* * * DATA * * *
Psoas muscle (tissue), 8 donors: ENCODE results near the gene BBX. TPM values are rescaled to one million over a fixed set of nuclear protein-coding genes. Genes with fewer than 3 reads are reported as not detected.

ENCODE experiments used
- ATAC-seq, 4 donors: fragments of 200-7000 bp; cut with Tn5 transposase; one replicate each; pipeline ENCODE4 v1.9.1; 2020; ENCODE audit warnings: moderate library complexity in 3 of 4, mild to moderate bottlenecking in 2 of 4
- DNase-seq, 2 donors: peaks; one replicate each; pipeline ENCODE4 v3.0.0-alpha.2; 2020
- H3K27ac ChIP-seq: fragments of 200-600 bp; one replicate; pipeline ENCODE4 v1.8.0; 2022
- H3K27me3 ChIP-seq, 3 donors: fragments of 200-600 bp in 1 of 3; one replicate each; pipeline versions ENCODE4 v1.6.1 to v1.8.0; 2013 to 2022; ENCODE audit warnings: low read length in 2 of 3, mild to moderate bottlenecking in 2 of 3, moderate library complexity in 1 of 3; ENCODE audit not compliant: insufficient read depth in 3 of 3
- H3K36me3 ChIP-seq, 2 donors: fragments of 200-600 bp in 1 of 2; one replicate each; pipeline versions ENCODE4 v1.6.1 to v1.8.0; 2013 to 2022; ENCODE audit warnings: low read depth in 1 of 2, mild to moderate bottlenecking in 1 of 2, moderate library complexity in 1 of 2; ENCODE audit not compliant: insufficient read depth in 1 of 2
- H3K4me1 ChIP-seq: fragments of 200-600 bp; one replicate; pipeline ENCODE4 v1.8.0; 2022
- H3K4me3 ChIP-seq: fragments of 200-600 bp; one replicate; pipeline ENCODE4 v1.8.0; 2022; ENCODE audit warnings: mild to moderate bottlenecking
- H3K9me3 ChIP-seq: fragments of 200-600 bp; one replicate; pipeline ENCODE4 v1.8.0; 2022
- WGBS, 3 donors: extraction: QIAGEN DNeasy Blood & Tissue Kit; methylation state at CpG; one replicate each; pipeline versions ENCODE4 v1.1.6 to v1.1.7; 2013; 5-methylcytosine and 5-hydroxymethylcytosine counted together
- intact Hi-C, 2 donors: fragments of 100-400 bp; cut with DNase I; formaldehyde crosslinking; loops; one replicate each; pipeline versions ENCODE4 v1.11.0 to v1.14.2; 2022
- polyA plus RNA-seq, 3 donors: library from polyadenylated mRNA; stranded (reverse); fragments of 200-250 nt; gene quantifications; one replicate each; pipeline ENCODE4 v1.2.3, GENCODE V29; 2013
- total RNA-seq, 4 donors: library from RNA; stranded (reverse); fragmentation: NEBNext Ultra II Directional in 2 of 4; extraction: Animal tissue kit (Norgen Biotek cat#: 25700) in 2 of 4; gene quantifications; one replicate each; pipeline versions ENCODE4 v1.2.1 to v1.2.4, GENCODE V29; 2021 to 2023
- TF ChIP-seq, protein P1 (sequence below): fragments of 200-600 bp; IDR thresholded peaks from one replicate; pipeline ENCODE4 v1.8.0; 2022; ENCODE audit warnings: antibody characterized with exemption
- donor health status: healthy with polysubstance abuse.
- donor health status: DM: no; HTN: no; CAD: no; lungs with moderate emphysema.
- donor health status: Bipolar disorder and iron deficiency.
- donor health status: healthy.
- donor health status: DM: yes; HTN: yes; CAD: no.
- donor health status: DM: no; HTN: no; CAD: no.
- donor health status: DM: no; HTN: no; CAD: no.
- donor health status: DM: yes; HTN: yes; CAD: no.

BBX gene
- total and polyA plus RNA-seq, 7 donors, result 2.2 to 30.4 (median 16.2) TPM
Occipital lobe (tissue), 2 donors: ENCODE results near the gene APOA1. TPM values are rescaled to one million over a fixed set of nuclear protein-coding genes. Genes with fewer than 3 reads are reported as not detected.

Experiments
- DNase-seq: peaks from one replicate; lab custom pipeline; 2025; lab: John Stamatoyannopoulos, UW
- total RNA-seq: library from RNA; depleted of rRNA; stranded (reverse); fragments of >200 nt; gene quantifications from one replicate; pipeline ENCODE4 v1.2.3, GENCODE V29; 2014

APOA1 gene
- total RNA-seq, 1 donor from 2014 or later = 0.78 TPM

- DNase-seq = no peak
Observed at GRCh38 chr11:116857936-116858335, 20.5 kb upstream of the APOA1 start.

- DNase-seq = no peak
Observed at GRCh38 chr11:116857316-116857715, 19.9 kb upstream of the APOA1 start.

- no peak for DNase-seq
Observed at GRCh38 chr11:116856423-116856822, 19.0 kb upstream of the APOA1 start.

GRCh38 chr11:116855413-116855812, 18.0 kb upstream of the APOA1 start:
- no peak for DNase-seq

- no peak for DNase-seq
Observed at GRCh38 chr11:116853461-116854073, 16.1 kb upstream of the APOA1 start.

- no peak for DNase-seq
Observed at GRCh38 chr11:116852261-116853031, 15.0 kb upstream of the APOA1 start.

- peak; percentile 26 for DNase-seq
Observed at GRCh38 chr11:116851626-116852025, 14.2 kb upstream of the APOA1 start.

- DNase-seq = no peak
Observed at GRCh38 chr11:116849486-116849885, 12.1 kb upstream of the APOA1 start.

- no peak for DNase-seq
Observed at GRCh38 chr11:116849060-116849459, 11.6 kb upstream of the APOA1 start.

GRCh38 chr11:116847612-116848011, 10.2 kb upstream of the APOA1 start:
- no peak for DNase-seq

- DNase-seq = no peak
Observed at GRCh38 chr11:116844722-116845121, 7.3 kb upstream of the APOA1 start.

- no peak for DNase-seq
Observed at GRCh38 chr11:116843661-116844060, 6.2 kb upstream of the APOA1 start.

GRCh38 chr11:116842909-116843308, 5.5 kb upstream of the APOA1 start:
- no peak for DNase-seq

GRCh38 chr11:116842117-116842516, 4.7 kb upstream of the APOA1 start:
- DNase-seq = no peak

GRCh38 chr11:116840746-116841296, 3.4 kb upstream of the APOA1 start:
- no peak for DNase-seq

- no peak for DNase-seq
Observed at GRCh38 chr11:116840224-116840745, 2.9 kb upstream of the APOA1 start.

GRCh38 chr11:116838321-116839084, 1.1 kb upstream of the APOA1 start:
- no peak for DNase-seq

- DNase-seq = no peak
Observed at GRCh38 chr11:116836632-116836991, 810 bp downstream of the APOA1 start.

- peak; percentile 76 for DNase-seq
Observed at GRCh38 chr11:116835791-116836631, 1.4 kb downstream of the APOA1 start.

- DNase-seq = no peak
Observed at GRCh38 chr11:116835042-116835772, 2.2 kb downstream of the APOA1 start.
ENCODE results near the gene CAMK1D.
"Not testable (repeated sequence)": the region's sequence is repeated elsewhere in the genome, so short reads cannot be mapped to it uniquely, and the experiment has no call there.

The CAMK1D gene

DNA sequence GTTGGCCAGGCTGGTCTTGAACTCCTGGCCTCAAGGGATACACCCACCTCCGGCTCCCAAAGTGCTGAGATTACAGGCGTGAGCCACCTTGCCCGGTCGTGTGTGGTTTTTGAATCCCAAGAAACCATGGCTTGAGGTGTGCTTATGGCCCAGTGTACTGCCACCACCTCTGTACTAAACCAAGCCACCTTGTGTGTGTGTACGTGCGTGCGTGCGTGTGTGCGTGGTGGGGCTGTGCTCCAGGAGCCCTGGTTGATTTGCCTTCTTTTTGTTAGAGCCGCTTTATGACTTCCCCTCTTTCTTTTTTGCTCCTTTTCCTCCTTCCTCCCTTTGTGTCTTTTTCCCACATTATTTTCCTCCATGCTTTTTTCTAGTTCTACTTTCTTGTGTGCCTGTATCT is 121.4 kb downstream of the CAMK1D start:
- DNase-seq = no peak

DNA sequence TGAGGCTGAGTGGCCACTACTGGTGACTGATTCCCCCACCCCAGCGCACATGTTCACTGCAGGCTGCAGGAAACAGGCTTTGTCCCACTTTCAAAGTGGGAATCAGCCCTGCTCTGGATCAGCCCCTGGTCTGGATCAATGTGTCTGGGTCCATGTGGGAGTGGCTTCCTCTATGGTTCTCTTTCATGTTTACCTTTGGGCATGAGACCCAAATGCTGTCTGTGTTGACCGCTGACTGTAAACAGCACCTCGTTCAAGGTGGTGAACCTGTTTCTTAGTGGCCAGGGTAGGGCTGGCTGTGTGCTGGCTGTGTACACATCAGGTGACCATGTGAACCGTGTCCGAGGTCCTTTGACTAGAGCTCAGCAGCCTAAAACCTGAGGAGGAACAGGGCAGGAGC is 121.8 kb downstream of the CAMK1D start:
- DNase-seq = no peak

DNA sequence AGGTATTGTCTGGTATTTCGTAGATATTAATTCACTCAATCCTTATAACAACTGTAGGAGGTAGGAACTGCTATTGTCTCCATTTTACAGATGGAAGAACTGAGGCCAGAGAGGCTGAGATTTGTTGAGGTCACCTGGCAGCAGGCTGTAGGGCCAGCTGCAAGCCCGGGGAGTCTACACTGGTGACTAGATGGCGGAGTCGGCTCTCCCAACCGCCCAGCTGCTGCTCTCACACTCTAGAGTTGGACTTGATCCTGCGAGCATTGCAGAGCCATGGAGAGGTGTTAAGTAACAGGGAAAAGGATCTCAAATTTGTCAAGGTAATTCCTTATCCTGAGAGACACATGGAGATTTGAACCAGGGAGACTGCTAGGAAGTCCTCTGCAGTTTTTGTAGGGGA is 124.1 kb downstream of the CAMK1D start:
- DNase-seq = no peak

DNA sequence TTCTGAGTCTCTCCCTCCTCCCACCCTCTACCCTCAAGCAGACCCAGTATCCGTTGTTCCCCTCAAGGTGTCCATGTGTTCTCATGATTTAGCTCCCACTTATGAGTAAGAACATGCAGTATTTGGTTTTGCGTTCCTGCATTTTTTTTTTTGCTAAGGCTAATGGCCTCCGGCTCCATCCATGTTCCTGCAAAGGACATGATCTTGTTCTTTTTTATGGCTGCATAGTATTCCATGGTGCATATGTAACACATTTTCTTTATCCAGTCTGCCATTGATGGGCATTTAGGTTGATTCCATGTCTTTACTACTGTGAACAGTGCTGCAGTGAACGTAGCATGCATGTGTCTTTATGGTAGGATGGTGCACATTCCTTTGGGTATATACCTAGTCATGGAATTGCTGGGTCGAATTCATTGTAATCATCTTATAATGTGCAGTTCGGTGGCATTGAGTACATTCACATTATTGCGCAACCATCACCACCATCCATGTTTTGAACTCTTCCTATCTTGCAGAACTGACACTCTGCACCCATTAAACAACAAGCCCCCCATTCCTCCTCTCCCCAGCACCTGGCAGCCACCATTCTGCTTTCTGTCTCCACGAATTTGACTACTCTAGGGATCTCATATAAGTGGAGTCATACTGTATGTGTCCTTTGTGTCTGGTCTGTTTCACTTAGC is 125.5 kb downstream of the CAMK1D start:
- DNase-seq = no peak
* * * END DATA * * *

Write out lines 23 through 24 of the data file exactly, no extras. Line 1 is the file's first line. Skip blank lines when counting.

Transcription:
- donor health status: DM: yes; HTN: yes; CAD: no.

BBX gene